State of Utah ignores dead man's will, instead redistributes his wealth


(KUTV) - Charlene Stahura's father passed away a decade ago but she is still trying to settle his estate. The state of Utah is holding onto about $750 that Charlene says should be going to her sisters and herself. That jives with what her dad put in his will.

The state is ignoring the will.

Utah officials are insisting the money rightfully needs to be divided equally between all of Charlene’s siblings.

The friction all stems from the fact that Charlene's dad's will was never probated. A will being probated allows a judge to declare the will valid, as well as allows anyone who feels they deserve to make a claim on an estate the opportunity to do so. Utah law has specific rules about what happens to the money of a deceased person if there is not a probated will. Generally speaking, without a surviving spouse, the money gets divided equally among the deceased’s children.

But that’s Utah law.

Charlene’s dad never lived in Utah and he died in Arizona where there is no law requiring a will to be probated if the estate is below a certain value. The only reason the state of Utah has any of the money is because an insurance company sent a payout to Charlene but it went to an old address.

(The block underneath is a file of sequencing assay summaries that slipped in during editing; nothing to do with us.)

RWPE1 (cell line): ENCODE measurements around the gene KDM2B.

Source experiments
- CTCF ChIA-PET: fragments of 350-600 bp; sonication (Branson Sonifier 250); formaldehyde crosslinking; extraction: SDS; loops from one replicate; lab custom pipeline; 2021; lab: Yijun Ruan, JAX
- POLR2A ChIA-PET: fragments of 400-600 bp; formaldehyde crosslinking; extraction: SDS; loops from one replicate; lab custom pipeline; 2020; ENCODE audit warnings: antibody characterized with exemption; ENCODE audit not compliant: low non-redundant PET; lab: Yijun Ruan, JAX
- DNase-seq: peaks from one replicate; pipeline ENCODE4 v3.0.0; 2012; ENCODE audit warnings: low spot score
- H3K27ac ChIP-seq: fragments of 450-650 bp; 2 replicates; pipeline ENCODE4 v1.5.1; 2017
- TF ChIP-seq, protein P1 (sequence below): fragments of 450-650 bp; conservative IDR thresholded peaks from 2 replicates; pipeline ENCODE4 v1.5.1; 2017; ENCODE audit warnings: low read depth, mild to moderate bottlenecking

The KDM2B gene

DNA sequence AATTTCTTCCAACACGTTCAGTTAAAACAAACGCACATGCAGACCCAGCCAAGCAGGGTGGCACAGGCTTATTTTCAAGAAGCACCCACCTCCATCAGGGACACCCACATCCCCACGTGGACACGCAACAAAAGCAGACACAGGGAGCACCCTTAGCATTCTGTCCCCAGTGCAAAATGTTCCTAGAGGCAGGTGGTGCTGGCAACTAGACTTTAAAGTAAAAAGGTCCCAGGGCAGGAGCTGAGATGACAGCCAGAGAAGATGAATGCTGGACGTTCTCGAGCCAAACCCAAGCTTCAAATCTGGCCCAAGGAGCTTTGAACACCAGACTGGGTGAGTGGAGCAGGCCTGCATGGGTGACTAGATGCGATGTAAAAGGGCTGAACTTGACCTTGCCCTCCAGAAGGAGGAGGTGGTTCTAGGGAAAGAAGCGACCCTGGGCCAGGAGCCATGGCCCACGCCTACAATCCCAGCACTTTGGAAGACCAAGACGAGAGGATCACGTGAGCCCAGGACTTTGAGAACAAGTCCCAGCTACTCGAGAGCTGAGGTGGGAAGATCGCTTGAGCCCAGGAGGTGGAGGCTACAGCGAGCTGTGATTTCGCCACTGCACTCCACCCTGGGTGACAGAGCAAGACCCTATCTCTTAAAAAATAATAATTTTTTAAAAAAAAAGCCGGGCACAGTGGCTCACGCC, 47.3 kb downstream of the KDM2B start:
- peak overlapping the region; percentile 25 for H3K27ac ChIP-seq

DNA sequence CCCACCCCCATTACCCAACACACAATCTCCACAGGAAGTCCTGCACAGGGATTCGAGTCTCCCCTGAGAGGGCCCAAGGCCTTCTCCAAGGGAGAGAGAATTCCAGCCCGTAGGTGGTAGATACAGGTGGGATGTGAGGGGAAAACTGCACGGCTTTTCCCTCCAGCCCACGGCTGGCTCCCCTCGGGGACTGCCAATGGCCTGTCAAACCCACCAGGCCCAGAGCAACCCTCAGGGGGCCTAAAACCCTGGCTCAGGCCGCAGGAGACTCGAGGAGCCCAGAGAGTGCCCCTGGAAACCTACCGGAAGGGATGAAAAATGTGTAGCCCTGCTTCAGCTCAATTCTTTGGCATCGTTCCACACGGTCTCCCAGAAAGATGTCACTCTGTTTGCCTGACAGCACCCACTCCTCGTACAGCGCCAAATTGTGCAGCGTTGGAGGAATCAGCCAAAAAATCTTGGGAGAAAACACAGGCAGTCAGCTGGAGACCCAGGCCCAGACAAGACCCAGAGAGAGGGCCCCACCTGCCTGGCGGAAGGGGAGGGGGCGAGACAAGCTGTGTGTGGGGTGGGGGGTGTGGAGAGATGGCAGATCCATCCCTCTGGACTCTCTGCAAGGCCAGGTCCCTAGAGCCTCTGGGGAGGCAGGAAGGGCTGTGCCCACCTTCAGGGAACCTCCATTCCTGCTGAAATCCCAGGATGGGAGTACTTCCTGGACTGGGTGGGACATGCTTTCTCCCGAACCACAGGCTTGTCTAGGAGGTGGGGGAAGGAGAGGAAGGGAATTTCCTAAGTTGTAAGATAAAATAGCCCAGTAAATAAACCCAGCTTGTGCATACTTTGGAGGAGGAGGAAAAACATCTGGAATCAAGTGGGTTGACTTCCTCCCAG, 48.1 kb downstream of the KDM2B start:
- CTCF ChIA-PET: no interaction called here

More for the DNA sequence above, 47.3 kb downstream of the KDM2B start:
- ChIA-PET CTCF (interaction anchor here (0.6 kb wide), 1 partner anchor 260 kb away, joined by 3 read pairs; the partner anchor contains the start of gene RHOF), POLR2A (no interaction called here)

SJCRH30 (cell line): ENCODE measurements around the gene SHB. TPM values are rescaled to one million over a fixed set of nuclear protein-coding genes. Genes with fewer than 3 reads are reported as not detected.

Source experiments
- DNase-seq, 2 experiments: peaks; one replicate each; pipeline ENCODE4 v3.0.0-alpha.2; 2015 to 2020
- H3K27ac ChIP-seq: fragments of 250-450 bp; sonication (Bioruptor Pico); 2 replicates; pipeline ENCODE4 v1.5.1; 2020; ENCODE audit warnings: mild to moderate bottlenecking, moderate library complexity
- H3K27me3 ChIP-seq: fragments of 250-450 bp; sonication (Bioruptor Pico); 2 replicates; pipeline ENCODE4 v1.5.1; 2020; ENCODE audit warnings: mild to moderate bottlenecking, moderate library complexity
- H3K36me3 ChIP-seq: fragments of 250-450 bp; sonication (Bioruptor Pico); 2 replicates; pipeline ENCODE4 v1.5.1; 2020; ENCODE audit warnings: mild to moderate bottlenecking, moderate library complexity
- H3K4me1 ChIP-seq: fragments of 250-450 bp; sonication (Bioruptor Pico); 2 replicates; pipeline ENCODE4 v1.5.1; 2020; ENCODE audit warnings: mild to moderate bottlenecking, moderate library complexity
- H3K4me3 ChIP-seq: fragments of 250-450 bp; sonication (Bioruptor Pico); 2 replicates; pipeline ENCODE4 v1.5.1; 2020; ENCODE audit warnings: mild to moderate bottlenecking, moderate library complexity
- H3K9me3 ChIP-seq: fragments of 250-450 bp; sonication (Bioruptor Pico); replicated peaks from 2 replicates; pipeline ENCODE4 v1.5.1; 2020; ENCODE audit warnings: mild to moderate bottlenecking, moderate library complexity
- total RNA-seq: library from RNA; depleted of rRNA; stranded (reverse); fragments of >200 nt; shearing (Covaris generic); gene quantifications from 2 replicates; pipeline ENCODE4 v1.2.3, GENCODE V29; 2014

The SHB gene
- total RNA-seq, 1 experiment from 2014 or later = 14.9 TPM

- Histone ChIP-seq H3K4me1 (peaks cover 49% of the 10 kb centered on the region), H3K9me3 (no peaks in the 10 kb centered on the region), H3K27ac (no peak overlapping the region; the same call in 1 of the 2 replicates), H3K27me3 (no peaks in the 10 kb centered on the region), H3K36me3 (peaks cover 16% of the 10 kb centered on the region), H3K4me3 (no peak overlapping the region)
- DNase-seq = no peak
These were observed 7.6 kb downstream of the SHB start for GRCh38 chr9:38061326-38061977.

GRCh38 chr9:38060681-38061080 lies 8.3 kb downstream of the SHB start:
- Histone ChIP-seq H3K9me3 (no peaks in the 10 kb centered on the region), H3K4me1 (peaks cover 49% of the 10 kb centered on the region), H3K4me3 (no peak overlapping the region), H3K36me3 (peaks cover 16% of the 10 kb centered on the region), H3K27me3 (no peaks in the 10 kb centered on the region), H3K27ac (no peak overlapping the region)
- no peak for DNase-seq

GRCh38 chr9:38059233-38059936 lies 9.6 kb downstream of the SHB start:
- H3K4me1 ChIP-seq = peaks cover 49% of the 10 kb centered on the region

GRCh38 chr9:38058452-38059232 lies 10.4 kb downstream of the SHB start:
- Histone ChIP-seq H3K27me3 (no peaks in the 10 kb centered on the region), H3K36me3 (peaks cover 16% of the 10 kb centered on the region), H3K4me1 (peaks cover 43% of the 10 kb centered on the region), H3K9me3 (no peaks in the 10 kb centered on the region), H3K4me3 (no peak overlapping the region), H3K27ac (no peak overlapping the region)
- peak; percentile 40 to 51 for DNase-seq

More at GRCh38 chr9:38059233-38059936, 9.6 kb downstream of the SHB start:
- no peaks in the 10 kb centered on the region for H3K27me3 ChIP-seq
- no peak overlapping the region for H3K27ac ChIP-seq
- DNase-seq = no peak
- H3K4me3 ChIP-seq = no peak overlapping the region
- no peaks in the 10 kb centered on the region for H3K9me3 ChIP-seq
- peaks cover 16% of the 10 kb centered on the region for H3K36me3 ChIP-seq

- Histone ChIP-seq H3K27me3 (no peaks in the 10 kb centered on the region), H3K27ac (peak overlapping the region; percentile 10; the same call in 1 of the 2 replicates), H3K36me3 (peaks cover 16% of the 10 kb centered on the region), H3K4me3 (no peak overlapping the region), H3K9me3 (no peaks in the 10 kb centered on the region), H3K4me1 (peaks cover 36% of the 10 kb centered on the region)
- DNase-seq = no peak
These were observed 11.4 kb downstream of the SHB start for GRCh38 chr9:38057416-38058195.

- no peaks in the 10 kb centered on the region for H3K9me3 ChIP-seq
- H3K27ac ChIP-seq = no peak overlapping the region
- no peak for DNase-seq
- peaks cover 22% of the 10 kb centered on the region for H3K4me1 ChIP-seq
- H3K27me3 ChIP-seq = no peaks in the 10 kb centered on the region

Charlene says it's really not about the money. It's about honoring her dad's wishes. If Utah gets its way and divides the money evenly, than portions of it will go to people who specifically were excluded by her dad from his will. If he were living, Charlene says her dad would be, "pissed off."

Dennis Johnston, who runs Utah’s Unclaimed Property Division, says his hands are tied. His division is bound by state law to ignore a non-probated will.

“[A will is] not enforceable under Utah law unless it's gone through the probate process, and it's proven to be valid and to be used to distribute the decedents property,” he said.

Worse, it’s too late to do that. Utah law also says that a will must be probated within three years.

“We use the Utah law which says everybody who's a blood heir basically gets their fair share, a piece,” Johnston said.

Johnston says the state will continue to hold the money indefinitely until it is claimed by each of the legally entitled owners.

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